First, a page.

Impact Publications : Aircargo_235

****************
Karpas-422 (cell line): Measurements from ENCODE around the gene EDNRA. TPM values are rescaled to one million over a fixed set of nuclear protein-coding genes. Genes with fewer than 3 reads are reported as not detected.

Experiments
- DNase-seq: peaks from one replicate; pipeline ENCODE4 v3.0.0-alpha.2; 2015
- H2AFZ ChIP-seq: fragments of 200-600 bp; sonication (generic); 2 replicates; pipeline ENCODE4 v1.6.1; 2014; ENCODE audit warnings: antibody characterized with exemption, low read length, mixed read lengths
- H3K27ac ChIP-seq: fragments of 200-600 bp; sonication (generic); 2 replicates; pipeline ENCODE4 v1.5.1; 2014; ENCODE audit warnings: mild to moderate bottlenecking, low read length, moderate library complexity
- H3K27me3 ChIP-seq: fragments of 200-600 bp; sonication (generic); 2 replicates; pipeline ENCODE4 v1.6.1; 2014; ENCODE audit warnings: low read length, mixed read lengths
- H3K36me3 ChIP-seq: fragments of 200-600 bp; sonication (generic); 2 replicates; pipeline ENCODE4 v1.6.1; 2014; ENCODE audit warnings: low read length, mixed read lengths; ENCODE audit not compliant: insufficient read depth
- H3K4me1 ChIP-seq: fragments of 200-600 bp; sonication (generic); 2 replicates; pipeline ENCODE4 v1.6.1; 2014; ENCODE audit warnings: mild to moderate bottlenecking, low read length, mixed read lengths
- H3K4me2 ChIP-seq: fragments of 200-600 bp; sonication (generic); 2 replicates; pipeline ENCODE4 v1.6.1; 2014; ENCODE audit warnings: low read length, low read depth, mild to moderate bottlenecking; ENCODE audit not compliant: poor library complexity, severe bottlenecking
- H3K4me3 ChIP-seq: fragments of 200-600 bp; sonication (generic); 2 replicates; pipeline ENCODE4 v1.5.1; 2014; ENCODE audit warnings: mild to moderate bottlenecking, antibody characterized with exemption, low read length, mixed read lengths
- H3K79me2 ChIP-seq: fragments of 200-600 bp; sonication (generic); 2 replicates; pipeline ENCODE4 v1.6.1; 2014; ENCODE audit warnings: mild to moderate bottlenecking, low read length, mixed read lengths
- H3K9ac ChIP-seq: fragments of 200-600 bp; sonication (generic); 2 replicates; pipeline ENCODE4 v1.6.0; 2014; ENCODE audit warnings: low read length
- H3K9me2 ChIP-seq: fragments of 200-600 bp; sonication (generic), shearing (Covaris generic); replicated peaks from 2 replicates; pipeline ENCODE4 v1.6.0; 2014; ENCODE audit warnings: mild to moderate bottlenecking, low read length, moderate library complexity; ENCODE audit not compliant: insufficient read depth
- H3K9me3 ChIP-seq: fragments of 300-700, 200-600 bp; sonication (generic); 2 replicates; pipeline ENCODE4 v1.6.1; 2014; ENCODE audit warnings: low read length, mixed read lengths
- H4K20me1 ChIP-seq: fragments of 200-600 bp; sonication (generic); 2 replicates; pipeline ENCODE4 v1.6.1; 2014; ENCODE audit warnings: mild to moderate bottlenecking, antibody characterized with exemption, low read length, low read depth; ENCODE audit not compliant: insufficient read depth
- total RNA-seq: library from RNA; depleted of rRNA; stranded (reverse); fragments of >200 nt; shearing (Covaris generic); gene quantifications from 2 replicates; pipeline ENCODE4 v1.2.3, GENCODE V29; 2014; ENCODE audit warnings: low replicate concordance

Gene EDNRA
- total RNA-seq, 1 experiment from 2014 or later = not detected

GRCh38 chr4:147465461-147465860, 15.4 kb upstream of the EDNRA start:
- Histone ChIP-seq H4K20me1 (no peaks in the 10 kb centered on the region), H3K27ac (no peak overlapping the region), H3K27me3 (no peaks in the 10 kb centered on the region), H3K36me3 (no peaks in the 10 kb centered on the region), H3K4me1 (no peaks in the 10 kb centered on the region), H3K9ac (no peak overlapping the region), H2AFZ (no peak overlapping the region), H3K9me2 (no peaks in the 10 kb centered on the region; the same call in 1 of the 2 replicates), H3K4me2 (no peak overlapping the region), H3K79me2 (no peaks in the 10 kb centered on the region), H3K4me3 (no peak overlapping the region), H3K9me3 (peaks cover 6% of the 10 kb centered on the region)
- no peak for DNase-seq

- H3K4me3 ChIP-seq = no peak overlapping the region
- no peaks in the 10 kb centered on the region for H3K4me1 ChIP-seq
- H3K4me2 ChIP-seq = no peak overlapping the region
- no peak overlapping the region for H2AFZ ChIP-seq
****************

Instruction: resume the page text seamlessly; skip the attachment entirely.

Page 18 • AirCArgo AsiA-PACifiC • FEBRUARY-MARCH 2015 CAA okays Air NZ’s handling of cargo issue - but all are aware it could have been serious NEW Zealand’s Civil Aviation Authori- ty (CAA) has said it is happy with the way Air NZ dealt with a cargo loading issue on a flight from Nadi to Auck- land late last year. A recently-leaked internal report on the incident indicated a senior staffer in Nadi was the subject of an employment review which recommended he be given a final warning. A CAA spokesperson said the agency had been given a copy of the internal report by Air NZ, which had reported the incident. The aircraft was within weight and balance limitations, so there were no safety concerns, ex- plained the CAA spokes- person who confirmed the agency was satisfied with the findings. No formal investigation will be launched. Rick Nelson, Air NZ’s GM cargo, said he was confident the carrier’s global cargo operation was in good shape. “While the safety of this flight was not compromised, there was a clear breach of normal process on this occasion and we take the matter very seriously,” he stressed. Air NZ had “conducted a thorough review and has taken the appropriate steps to address this matter with the staff member involved and our ground handling agent in Nadi”. Air NZ’s review was a normal ‘best practice’ action undertaken to ensure there was no systemic failing at its Nadi station, in- volving either the airline or the ground handler. It was leaked to Fairfax Me- dia by an unidentified person, either in Air NZ or CAA. The incident involved a B777 which was loading 13 cargo ULDs in belly-holds, much of it perishables. The ground handler’s weighing equipment became inoperative and a senior Nadi-based staffer with Air NZ gave the go-ahead by phone to work from the AWB weights rather than delay the aircraft further awaiting repairs of the faulty equipment. The cargo included perishables for trans-shipment to Australia and the UK. The staffer admitted he had made the call for commercial reasons. While the aircraft was still en route he alerted Air NZ’s Auckland Airport freight base that the ULDs had not been weighed prior to loading. Global Harmonized System under its sixth review Rick Nelson, Air NZ’s GM cargo THE LATEST round of the Harmonized Commodity Description and Coding System, a key factor in international trade, is now under way. Usually called simply the Harmo- nized System, this is a multi-purpose international product nomenclature developed by the World Customs Organization (WCO). The system is used by more than 200 countries, including Australia and NZ, as a basis for Customs tariffs and the collection of international trade statistics. In order to keep pace with develop- ments in international trading patterns, the Harmonized System is kept under review and a major update is made every five years. This involves input from any user of the system, channelled via the national Customs agency. The sixth review cycle is now active. Its results will be effective from January 1 2022. Industry invited to London’s Runways meet RUNWAYS, a conference on the UK’s aviation infrastructure, will take place 06-07 July at The Grange Tower Bridge Hotel in London. The first day will feature the Air- ports Commission final report and Sir Howard Davies’ runway recommenda- tions for airports in the south east of England and will provide an opportu- nity for in-depth analysis and reaction from key figures from government, the aviation industry, business, envi- ronmental, local communities and the travelling public. Day two will look at the ‘what next?’ in terms of strategic planning implica- tions for any new airport or runways at existing airports. Additionally it will look at the opti- misation of existing resources in the interim period, and the generation of additional capacity through techno- logical innovation - topics that will be of particular interest to the industry’s advisors and supply chain. Runways UK is expected to attract a large airline and airport infrastructure audience, including suppliers and other partners. MASkargo opts for LMS system MALAYSIAN air cargo carrier MASkar- go has switched to the cloud-based Unisys Logistics Management System (LMS) to manage its domestic and international cargo services. Under the deal with Malaysian Airline System Berhad, Unisys will replace MASkargo’s current in-house main- frame-based system with the cloud- based LMS service. “We selected the Unisys cloud-based cargo solution because it is quick to implement, and provides access to an enhanced system that is continuously updated,” said Ahmad Luqman Mohd Azmi, acting chief executive of MASkar- go.